December 7, 2021
Good morning, everyone!
This week’s critical vulnerabilities:
Patch All the Things!
Securing mobile devices
Don’t trust ISPs to manage your security
A few weeks ago, it was revealed that UK Internet service provider Sky Broadband rolled out patches for a critical vulnerability affecting more than 6 million routers – some 18 months (!!!) after the flaw was originally reported to Sky. And now, just last week, we learned that AT&T recently dismantled a botnet operating on its equipment (EdgeMarc Enterprise Session Border Controllers) provided to SMB customers. The botnet was exploiting a security vulnerability that the equipment manufacturer released a patch for in December 2018. Yes, two years ago. In commenting on this story, Dr. Johannes Ullrich of SANS Institute wrote:
Treat ISP supplied equipment as hostile and outside your perimeter.
Words to live by.
When the Internet locks you out
Some Tesla car owners were locked out of their cars a couple of weeks ago. Elon Musk said the problem stemmed from “accidentally increased verbosity of network traffic.” (rolling eyes) This is another example of why it’s important to have manual options for any important function that you have a primarily technical means of performing.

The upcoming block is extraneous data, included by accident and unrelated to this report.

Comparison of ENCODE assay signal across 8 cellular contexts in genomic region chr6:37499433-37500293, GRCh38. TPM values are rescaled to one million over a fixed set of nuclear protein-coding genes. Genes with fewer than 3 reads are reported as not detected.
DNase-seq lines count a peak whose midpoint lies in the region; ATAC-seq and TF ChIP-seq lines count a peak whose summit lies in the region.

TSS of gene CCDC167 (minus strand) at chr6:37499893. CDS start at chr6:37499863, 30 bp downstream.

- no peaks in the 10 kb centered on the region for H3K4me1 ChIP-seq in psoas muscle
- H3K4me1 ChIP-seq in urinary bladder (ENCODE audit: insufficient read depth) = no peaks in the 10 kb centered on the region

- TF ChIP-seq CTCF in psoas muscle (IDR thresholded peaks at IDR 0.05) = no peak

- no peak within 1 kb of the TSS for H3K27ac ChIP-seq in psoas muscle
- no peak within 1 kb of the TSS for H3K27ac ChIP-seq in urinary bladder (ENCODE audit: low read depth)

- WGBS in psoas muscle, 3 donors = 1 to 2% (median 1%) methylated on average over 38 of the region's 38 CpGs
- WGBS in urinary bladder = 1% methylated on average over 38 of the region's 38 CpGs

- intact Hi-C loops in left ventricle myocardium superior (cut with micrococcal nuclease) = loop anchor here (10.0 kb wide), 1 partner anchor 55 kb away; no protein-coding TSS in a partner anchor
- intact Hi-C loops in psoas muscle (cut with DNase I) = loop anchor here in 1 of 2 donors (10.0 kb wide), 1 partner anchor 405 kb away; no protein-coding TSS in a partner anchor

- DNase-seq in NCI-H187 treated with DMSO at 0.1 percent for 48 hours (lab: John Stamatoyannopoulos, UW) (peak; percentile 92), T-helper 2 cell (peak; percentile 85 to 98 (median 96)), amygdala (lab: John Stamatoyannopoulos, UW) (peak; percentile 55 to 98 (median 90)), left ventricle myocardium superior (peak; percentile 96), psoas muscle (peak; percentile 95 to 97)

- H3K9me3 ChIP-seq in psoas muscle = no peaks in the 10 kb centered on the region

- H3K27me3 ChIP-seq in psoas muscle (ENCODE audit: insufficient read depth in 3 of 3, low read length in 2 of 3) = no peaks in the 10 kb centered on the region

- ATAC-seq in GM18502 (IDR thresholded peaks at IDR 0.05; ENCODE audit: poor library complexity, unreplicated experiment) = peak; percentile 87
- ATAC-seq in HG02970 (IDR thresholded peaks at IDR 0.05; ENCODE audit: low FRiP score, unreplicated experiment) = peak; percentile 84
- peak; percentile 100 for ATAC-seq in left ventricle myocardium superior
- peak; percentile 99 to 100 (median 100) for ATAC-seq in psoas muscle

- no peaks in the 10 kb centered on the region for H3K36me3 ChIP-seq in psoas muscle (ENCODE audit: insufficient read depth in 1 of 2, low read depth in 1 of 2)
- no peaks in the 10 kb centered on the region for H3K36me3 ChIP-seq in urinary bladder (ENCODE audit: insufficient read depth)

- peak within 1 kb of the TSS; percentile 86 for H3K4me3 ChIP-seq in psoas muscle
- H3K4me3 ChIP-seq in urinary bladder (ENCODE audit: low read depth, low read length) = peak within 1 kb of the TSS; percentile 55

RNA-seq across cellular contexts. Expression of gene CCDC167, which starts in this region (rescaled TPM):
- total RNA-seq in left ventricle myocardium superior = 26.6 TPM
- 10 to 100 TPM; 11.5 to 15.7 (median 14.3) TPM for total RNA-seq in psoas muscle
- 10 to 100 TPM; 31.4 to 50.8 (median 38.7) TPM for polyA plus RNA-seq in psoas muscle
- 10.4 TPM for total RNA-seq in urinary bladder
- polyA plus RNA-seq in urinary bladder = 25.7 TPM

Longer is truly better
I've written before that "longer" makes a password exponentially more secure. Well, we have new proof that this is true:
According to data collected by Microsoft’s network of honeypot servers, most brute-force attackers primarily attempt to guess short passwords, with very few attacks targeting credentials that are either long or contain complex characters.
“I analysed the credentials entered from over >25 million brute force attacks against SSH. This is around 30 days of data in Microsoft’s sensor network,” said Ross Bevington, a security researcher at Microsoft.
“77% of attempts used a password between 1 and 7 characters. A password over 10 characters was only seen in 6% of cases,” said Bevington, who works as Head of Deception at Microsoft, a position in which he’s tasked with creating legitimate-looking honeypot systems in order to study attacker trends.
So, think pass phrases, not pass words. Easier to type, easier to remember and much less likely to be brute-forced.
Ya’ll have a great week!
Security Awareness Training Available Here, There, Everywhere!
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